Arlene Foster says SF must decide on DUP deal or direct rule
Leader tells faithful at annual conference Sinn Féin must respect ‘our British culture’
Arlene Foster: “This party will conclude a balanced deal but we will not be party to a one-sided arrangement that rewards intransigent behaviour.”
Sinn Féin must decide between doing business with the DUP or allowing British direct rule Ministers run Northern Ireland, said DUP leader Arlene Foster at her annual party conference on Saturday.
Ms Foster also disclosed that on Brexit she has written to the heads of government of 27 European Union countries insisting that Northern Ireland will fully quit the EU at the same time as England, Scotland and Wales.
Ms Foster, referring to one of the key obstacles to a deal to restore Stormont, said she respected the Irish language but that Sinn Féin in return must respect “our British culture”.
She said that over the last few months the DUP has been working hard in the talks with Sinn Féin to reinstate the Northern Executive and Assembly.
“Some progress was made. But that can only be built upon if all sides are genuinely serious about obtaining a deal that is balanced,” the DUP leader told some 600 delegates at the party conference in the La Mon Hotel on the outskirts of Belfast on Saturday.
“This party will conclude a balanced deal but we will not be party to a one-sided arrangement that rewards intransigent behaviour,” she said.
“Northern Ireland needs a government and we cannot continue without Ministers. Time is short and those in Sinn Féin blocking the restoration of local decision-making need to decide whether they want to do business with us or have direct rule Ministers in place,” she added.
“I still believe that devolution is the best way to govern Northern Ireland but to do that in a way that delivers for all of our people we need serious partners in government.”
Ms Foster accused Sinn Féin of glorying “in the murder of the IRA” at its ardfheis in Dublin. “Today my thoughts are with the victims of Enniskillen, Kingsmill and La Mon and the many thousands of innocent victims who have conducted themselves with such dignity over the decades,” she said.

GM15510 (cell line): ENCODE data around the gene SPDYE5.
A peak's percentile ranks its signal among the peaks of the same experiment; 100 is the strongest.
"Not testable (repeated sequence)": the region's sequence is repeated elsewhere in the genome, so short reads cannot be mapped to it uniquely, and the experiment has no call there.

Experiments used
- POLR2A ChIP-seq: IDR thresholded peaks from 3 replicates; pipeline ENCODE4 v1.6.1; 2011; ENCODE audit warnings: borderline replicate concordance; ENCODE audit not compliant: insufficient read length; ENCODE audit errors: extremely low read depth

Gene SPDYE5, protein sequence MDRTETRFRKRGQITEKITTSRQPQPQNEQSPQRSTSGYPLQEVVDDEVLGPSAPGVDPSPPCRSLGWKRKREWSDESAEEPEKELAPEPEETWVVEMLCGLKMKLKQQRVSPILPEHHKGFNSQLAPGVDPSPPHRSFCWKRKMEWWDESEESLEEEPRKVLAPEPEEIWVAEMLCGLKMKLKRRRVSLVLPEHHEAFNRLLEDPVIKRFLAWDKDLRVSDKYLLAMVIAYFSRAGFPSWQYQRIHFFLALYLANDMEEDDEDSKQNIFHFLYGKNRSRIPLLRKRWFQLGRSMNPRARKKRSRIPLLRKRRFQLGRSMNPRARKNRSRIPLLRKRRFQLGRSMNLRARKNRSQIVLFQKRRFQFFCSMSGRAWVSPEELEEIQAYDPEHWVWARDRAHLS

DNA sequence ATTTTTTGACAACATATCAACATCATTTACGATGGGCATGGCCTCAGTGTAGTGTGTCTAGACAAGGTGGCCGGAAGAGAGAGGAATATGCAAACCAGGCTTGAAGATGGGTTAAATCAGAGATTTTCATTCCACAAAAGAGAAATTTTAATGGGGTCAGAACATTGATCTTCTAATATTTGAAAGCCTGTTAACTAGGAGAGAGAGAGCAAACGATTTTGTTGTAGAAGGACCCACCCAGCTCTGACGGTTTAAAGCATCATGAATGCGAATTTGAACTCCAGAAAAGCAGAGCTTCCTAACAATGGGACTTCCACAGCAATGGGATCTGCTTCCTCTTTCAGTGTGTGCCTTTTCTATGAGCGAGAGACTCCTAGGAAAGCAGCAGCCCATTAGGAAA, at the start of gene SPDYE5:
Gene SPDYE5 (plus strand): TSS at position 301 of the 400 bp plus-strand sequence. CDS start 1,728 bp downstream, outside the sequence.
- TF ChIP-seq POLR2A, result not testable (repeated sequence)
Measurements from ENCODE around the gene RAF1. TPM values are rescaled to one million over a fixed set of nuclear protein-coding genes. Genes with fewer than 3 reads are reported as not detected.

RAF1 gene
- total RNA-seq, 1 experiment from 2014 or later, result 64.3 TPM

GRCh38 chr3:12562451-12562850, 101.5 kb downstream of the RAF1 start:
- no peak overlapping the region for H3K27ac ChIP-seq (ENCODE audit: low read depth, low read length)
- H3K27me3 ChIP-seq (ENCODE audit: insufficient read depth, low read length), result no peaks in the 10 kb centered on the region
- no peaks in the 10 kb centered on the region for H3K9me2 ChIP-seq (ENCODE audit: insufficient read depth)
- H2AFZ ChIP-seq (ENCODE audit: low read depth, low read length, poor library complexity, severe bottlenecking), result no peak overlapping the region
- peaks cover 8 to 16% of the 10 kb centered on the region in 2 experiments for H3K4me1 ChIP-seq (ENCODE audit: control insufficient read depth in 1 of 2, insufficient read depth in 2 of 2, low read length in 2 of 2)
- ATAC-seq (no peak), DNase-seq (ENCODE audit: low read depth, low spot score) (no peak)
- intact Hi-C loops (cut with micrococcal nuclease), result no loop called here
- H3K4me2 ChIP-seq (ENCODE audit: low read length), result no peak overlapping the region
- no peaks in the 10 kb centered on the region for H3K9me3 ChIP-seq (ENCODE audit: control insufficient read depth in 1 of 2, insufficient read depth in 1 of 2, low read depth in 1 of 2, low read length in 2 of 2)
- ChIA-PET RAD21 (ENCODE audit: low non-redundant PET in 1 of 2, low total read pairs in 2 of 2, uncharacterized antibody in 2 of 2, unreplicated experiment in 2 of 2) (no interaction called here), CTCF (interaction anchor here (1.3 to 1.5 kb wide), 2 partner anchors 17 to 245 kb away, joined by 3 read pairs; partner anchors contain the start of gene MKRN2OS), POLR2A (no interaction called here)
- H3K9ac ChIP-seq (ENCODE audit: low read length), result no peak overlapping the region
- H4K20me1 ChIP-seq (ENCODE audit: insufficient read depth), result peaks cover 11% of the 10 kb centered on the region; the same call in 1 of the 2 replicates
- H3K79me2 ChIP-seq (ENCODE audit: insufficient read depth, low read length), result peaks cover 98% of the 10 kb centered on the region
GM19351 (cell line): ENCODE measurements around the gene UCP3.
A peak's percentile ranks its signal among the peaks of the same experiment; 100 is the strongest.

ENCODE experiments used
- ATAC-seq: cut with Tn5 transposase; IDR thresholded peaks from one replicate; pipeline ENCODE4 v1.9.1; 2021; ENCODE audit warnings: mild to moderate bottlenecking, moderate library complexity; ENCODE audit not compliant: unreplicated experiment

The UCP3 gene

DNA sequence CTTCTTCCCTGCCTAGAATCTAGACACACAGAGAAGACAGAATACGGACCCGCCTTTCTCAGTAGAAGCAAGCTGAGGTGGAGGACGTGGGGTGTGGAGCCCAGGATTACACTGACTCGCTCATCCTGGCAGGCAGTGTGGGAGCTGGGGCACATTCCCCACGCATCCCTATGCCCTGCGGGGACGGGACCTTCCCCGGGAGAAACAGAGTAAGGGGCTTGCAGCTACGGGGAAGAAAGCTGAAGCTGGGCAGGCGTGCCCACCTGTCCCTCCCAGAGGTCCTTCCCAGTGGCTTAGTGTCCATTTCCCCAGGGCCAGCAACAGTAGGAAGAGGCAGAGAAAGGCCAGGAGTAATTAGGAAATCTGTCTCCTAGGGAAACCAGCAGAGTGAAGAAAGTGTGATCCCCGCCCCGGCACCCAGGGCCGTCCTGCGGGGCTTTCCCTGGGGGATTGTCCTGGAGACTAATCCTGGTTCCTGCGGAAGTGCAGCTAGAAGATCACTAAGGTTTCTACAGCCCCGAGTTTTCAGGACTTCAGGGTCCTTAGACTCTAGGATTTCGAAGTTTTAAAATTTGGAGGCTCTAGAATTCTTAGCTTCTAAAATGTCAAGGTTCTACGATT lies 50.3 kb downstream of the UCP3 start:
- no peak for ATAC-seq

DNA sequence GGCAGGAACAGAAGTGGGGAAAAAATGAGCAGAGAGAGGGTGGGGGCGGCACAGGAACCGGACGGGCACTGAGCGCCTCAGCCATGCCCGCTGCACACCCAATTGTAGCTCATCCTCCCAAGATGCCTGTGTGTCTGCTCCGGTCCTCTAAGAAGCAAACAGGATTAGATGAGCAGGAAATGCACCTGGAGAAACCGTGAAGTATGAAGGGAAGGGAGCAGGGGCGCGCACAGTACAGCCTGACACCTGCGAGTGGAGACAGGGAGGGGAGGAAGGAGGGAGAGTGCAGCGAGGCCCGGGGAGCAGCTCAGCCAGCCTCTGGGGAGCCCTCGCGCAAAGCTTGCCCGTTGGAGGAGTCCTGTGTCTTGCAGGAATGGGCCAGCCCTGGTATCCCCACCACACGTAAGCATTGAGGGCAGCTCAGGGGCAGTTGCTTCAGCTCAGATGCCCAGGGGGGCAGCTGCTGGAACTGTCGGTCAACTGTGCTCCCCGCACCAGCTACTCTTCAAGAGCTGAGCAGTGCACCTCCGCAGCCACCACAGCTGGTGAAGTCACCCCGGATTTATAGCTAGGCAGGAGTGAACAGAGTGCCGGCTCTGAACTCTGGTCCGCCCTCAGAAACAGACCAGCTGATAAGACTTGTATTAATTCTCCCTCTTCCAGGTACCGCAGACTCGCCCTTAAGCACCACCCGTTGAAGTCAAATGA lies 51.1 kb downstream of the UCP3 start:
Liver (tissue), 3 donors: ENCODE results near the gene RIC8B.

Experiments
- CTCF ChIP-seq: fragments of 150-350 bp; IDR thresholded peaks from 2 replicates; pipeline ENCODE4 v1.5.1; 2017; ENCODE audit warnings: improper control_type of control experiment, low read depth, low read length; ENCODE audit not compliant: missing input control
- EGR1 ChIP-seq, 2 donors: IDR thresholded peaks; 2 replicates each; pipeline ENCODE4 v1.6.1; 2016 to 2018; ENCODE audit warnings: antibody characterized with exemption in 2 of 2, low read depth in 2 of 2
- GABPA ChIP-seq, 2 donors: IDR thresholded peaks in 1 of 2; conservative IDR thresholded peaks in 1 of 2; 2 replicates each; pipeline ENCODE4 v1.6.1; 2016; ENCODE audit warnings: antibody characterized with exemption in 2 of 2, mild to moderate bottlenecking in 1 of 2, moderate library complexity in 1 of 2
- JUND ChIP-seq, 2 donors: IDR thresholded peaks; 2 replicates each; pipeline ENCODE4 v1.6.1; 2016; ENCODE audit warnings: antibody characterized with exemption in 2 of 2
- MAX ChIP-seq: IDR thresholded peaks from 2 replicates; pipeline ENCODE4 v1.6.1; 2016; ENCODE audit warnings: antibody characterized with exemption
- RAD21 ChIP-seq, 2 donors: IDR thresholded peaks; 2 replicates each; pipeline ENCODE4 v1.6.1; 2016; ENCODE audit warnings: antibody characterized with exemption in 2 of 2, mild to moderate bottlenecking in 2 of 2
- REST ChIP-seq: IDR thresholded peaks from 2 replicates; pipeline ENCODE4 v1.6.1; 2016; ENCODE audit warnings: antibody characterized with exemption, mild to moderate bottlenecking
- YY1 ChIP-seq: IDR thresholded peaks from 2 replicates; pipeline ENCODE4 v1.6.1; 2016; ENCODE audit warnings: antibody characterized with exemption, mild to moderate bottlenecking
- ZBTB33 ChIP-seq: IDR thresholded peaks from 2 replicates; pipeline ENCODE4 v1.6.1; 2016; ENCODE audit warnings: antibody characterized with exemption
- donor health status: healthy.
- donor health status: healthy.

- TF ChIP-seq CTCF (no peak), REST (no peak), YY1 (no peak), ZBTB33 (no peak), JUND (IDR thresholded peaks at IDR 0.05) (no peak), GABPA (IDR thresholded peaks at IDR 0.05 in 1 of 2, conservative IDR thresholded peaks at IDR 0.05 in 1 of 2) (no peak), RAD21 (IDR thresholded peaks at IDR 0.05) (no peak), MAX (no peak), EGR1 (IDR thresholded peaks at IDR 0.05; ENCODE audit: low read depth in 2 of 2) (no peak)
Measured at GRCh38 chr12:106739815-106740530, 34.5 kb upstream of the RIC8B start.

“Yet when you listen to Sinn Féin they blame everyone else. It’s time Sinn Féin got serious,” she added.
Ms Foster said if powersharing is to be restored it must happen on a sustainable basis. As regards Sinn Féin’s demand for an Irish language act she referred to how in the summer she said she was prepared “to legislate for the Irish language in the context of legislating for the plurality of cultures that exist in Northern Ireland”.
“The Irish language is spoken and enjoyed by thousands of people in all parts of Northern Ireland. It does no damage to our unionism or the union we cherish,” she added.
“I respect the Irish language and those who speak it. However, respect isn’t a two-way street. Respect works both ways. It is time that Sinn Féin started to respect our British culture,” said Ms Foster. “For too long they have shown nothing but disdain and disrespect for the national flag, the royal family, the armed forces, British symbols, the constitutional reality and the very name of this country.”
She added: “So we are up for respect. And we’re up for rights. Republicans like to lecture us about rights. They’re fond of rights now. They weren’t so concerned about that most fundamental of rights – the right to life – during the Troubles.
“We are for rights. We respect rights. What we oppose is using the cloak of rights as a Trojan horse designed to break unionists.”
Ms Foster said that “regardless of some of the propaganda the truth is the union is secure. And no matter how many times we are told that the ‘North isn’t British’, Northern Ireland is British. And British it will remain”.
No hard Border
The DUP leader said that listening to some people on Brexit would convey the impression that “life as we know it will end”.
She didn’t want a hard Border. “We want our Border to remain open for people to move freely North and South for work, for education and as tourists. We want to see continued trading across the Border the economic interest of our two countries.
“We want a sensible Brexit, a Brexit that works for Northern Ireland and for the United Kingdom. However, we will not support any arrangements that create barriers to trade between Northern Ireland and the rest of the United Kingdom or any suggestion that Northern Ireland, unlike the rest of the UK, will have to mirror European regulations.”
Ms Foster said she had written to the heads of governments of the 27 EU countries about the DUP’s views. “The economic reality for our economy is that our most important trading relationship is with the rest of the United Kingdom and we will do nothing that puts that at any risk in any way.
“We welcome the assurances from the prime minister and the UK Brexit minister that no such internal barriers will be countenanced and that as we joined the European Community